The Onslow Water and Sewer Authority (ONWASA) in Jacksonville, N.C. was hit with a ransomware attack over the weekend that has all but shut down its computer operations.
ONWASA, which is still recovering from the effects of Hurricane Florence, reported that its system came under attack from what it believes to be the EMOTET trojan on October 4, resulting in its system being overwhelmed about nine days later.
ONWASA’s IT department and an outside cybersecurity firm immediately went into action on Oct. 4, and it was believed at the time that the attack was fended off. However, on Oct. 13, in what may have been a delayed-action attack, Ryuk ransomware began attacking the system and encrypting its files. The utility’s IT staff attempted to stop the ransomware by disconnecting its network from the system, but this last ditch effort did not work.
ONWASA has since received an email from the cybercriminals behind the attack demanding a ransom. The utility said it will not pay and will instead rebuild its databases.
“The lack of computing ability will affect the timeliness of service from ONWASA for several weeks to come,” ONWASA said in a statement. Customers will still be able to make credit card payments over the phone and in a few of the utility’s satellite offices. All other services will have to be done manually until the system is restored.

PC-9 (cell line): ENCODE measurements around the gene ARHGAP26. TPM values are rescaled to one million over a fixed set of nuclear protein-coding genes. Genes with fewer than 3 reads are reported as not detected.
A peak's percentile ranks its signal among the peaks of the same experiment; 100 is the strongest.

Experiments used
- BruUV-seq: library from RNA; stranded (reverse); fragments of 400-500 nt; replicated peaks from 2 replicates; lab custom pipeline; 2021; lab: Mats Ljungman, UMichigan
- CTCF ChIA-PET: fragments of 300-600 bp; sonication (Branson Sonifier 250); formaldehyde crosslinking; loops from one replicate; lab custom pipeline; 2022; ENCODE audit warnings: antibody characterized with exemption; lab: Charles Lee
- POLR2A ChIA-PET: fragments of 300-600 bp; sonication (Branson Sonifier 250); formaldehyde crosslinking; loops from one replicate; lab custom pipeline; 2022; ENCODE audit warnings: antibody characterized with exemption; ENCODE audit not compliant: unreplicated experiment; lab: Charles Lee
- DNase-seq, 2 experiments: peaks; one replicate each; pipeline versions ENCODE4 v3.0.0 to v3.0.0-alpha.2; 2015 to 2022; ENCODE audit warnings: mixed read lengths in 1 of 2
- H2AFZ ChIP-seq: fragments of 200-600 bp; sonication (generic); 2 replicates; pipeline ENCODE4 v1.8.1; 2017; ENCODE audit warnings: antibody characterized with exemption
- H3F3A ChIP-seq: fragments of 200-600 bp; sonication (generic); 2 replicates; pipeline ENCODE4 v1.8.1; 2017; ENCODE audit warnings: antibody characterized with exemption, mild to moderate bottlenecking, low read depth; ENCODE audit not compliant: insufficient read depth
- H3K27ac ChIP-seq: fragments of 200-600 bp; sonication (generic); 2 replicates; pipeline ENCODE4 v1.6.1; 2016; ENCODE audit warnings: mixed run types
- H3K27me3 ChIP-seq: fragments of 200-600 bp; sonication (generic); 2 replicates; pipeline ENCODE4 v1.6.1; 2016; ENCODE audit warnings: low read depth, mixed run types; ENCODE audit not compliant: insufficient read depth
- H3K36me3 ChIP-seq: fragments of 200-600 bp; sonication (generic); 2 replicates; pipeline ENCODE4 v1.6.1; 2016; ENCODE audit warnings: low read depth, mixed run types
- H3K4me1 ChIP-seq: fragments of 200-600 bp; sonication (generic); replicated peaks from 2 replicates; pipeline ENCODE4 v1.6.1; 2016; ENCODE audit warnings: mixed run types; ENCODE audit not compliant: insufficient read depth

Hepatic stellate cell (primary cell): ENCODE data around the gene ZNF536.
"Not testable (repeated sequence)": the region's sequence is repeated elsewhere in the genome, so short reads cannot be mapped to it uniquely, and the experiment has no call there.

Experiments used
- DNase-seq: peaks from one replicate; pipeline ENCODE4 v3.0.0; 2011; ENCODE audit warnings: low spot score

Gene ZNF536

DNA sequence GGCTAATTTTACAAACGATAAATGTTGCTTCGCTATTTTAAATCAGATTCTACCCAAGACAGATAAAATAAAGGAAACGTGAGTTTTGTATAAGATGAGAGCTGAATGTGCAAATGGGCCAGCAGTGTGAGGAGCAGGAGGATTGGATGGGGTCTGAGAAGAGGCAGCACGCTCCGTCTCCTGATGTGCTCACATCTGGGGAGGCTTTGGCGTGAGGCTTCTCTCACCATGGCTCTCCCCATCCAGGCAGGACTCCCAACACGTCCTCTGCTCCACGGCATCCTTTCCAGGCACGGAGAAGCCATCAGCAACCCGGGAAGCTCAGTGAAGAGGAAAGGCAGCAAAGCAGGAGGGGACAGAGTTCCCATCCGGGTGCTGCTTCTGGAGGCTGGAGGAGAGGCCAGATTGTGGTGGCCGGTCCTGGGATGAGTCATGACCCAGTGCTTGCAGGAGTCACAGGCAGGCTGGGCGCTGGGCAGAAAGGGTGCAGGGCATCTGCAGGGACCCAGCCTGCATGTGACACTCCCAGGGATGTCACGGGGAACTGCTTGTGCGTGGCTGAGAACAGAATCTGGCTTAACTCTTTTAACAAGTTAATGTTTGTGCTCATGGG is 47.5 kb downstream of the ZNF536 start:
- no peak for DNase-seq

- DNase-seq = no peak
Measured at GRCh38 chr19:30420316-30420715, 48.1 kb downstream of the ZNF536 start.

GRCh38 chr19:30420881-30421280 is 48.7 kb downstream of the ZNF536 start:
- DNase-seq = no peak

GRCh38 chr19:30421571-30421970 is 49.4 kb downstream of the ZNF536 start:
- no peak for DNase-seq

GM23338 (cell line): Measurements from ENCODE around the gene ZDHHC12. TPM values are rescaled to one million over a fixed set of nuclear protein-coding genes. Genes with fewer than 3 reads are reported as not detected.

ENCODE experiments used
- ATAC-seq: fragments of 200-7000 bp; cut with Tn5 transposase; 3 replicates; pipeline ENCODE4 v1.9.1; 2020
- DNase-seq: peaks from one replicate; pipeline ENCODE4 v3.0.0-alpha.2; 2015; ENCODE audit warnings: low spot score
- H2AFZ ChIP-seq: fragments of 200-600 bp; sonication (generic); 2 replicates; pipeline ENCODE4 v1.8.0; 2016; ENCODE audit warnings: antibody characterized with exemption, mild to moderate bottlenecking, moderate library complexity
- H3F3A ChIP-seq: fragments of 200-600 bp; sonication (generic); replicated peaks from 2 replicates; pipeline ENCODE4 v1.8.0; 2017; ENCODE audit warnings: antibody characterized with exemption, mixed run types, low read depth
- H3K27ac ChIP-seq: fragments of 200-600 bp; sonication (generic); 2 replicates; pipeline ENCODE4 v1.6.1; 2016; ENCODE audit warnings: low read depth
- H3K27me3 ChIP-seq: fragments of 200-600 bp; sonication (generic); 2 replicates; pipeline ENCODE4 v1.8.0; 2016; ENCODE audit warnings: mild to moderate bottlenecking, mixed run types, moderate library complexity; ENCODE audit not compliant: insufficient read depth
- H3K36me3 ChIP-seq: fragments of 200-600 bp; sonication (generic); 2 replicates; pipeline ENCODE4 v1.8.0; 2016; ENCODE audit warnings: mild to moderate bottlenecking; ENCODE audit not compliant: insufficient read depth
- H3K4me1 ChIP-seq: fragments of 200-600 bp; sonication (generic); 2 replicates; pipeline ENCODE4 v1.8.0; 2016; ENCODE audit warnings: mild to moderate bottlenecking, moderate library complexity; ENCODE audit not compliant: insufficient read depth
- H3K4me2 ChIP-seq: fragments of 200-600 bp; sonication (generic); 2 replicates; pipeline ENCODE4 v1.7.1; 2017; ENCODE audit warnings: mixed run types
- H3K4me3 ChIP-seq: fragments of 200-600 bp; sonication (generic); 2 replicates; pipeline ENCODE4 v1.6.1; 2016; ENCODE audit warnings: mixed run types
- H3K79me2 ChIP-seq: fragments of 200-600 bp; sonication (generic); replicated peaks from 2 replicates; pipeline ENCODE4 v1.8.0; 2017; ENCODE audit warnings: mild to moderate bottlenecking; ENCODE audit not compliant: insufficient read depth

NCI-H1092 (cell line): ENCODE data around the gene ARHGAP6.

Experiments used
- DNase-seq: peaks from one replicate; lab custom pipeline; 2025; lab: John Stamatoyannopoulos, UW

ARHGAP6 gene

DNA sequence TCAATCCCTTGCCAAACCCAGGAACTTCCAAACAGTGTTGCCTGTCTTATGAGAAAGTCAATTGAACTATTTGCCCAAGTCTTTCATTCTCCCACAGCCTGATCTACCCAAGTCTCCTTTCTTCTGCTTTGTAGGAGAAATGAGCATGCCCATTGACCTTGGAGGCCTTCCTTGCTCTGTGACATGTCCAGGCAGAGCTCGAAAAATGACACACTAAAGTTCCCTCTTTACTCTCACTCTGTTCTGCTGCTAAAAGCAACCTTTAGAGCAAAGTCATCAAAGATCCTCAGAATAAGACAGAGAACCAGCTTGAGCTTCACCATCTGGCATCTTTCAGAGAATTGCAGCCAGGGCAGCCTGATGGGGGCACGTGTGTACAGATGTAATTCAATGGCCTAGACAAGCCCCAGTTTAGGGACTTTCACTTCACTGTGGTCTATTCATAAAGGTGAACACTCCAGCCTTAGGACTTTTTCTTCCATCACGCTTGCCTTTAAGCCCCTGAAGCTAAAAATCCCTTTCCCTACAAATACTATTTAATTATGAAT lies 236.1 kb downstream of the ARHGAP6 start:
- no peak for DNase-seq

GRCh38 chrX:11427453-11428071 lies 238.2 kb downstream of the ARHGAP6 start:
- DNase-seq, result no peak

Sewage treatment and the water supply are not in danger and the company said no customer data has been accessed.
Ryuk ransomware was reportedly behind several attacks this summer, according to Check Point in a report last month. The attackers normally ask for a payment of between 15 to 50 bitcoin and have so far collected $640,000, Check Point said.
While attribution is always difficult, Check Point did try to connect the dots in its report.
“Curiously, our research lead us to connect the nature of Ryuk’s campaign and some of its inner workings to the HERMES ransomware, a malware commonly attributed to the notorious North Korean APT Lazarus Group, which was also used in massive targeted attacks. This leads us to believe that the current wave of targeted attacks using Ryuk may either be the work of the HERMES operators, the allegedly North Korean group, or the work of an actor who has obtained the HERMES source code,” the cybersecurity firm said.